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TIPS ON MALARIA

  • HOW CAN MOSQUITOES BE CONTROLLED?

    Mosquitoes around the home can be reduced significantly by minimizing the amount of standing water available for mosquito breeding. Residents are urged to reduce standing water around the home in a variety of ways.

  • HOW CAN I PROTECT MYSELF FROM MOSQUITO-BORN DISEASES?

    The best way is to avoid being bitten by mosquitoes.This can be accomplished using personal protecting  while outdoors when mosquitoes are present. Treated bed nets should be used sleeping. Mosquito repellent should be used when outdoor.

  • WHO ARE AT RISK?


    Nearly half of the world’s population is at risk of getting malaria. Pregnant women are particularly at risk of malaria. Children under 5 years are at high risk of malaria.
     

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  • Volume 1

The George Joaki Centre - Malawi

By Caroline Somanje

Twenty-five year old Maria Sitole  is  carrying  her  two  months  old Tbaby  girl,  Chisomo  to  Kamuzu entral  hospital  (KCH)  in  the  capital  ty  of  Malawi.  Chisomo  is  running  a high  fever  and  automatically,  Maria uspects  malaria.  Living  in  one  of  the  igh  density  townships  of  Kawale, Maria  knows  better  than  to  hesitate bout seeking medical attention. After ll, malaria continues to be the number ne killer disease and spares no child very 30 seconds in Africa. She needed o  hurry  and  get  there  before  8  am ecause KCH is a government referral ospital in the central region and offers s services for free with only a smaller aying  section.  It  obviously  gets  too rowded  so  she  had  to  be  one  of  the arly birds to catch the worm, even if it wasn't the fattest.

Maria arrives at 7 am but is the ninth in n  already  growing  queue. She unstraps  Chisomo  from  her  back whose  appetite  has  dwindled,  vomits eriodically  and  seems  weak.  The eception  in  a  private  hospital  would as been different with Chisomo  being ushed  to  the  emergency  room  and laced  on  a  glucose  drip  before  the octor saw her. At this hospital, she will have to be guided by the rule; wait your turn or leave!!

After a long wait though, Chisomo and her  mother  are  seen  by  a  doctor  at exactly  11  am.  She  is  given  oral rehydration  salts  to  give  to  the  infant with  a  quinine  injection.  Another injection  stabilises  the  little  one  and she  is  able  to  fall  asleep  after  a  hectic night previously.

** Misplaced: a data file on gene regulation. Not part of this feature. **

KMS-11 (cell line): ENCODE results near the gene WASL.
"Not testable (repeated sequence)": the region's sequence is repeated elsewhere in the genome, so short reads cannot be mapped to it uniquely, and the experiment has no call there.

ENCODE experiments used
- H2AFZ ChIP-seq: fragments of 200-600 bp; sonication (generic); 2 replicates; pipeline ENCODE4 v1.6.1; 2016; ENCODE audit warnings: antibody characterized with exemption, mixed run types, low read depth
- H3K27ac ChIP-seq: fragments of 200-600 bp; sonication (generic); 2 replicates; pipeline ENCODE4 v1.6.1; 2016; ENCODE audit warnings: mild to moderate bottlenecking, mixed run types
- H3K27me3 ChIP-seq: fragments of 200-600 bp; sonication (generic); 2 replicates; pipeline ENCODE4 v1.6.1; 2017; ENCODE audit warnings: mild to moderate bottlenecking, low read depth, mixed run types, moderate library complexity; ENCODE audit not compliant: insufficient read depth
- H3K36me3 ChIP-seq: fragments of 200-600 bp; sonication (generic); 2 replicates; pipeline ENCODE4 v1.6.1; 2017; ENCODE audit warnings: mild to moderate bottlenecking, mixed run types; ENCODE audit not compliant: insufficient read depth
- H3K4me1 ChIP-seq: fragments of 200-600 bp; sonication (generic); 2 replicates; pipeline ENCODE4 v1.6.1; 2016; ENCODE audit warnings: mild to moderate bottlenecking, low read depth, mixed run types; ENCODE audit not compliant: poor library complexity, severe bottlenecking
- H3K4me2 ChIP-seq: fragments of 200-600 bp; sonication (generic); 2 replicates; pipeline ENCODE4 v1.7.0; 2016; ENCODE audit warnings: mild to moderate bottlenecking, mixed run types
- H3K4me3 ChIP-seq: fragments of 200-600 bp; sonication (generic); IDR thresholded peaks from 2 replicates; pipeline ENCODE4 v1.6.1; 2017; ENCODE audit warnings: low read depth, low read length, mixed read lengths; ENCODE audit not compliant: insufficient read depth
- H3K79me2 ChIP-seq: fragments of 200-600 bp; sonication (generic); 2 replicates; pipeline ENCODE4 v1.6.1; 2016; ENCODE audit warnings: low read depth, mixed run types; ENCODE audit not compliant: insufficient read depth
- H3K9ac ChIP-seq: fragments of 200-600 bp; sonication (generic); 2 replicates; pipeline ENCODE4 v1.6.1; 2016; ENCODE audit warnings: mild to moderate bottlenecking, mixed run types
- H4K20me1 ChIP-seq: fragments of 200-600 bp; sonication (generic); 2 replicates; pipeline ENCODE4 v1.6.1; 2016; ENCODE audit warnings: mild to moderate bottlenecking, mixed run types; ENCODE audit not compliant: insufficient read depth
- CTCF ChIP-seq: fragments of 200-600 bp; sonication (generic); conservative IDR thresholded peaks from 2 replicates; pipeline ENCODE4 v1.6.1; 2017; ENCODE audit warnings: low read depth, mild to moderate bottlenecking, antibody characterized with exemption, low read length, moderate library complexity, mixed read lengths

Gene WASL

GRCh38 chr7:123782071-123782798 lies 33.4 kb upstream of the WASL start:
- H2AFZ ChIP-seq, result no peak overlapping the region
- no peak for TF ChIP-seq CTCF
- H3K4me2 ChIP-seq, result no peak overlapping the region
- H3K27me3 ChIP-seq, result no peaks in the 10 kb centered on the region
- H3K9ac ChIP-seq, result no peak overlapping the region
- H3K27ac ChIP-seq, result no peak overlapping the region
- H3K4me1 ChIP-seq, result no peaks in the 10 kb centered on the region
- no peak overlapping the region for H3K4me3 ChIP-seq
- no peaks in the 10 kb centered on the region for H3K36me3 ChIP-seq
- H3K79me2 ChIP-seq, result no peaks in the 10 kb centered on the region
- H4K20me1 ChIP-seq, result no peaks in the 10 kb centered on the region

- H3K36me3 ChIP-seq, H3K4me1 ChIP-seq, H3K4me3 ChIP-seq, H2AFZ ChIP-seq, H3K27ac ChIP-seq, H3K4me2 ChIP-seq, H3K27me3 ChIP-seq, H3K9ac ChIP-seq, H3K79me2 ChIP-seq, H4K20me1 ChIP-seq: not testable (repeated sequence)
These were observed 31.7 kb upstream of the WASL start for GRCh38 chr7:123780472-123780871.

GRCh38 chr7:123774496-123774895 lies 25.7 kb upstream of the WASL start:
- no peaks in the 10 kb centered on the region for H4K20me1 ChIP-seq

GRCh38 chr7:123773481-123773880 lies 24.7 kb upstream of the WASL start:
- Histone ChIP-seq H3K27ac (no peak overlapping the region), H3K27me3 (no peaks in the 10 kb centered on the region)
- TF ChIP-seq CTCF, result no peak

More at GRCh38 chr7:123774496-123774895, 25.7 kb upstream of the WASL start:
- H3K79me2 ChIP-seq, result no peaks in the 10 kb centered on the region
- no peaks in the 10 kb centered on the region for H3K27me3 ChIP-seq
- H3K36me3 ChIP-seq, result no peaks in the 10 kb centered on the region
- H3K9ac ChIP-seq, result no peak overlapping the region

While  Maria  waits  at  the  hospital  for further  observation  on  Chisomo,  on doctors'  instructions,  University  of Carolina  (UNC)  Community  Activities Coordinator, Chifundo Zimba, walks up to  her  and  feels  Chisomo's  forehead. She  does  not  need  to  be  told  the diagnosis.

Zimba  chats  with  Maria  about  the possibility  of  making  malaria  history through a malaria vaccine whose trials are  currently  in  their  preparatory stages. She tells her that the trials will target infants between the ages of 6-12 weeks  and  another  age  group  of  5-17 months because the disease continues to  ravage  children  with  one  million dying  every  year  in  the  Sub-Saharan Africa.

Maria seems fascinated at the prospect of having a vaccine for malaria. She and many  other  mothers  cannot  afford treatment in private hospitals because the  bills  are  shocking.  Treatment  at government  hospital  is  a  gamble  because  sometimes  patients  are  told about  the  unavailability  of  drugs.  She realises that once the trial is certified, not only will it provide peace of mind to young  parents,  but  it  could  mean eradicating the disease that has existed her  lifetime  as  well  as  her  parents, g r a n d p a r e n t s   a n d   e v e n   g r e a t   grandparents.

D u r i n g   t h e   c o u r s e   o f   t h e i r   conversation,  Maria  learns  about  the George  Joaki  centre  in  area  18,  a township  within  the  city.  That  is  the centre being set up specifically for the vaccine  trial  and  is  now  in  its  final stages. It will need 1,600 babies as case studies to be monitored for two and a half  years  in  phase  three  of  its  trials. The young mother does not hesitate to enrol  her  infant  in  the  vaccine  trial programme when the official suggests it to her.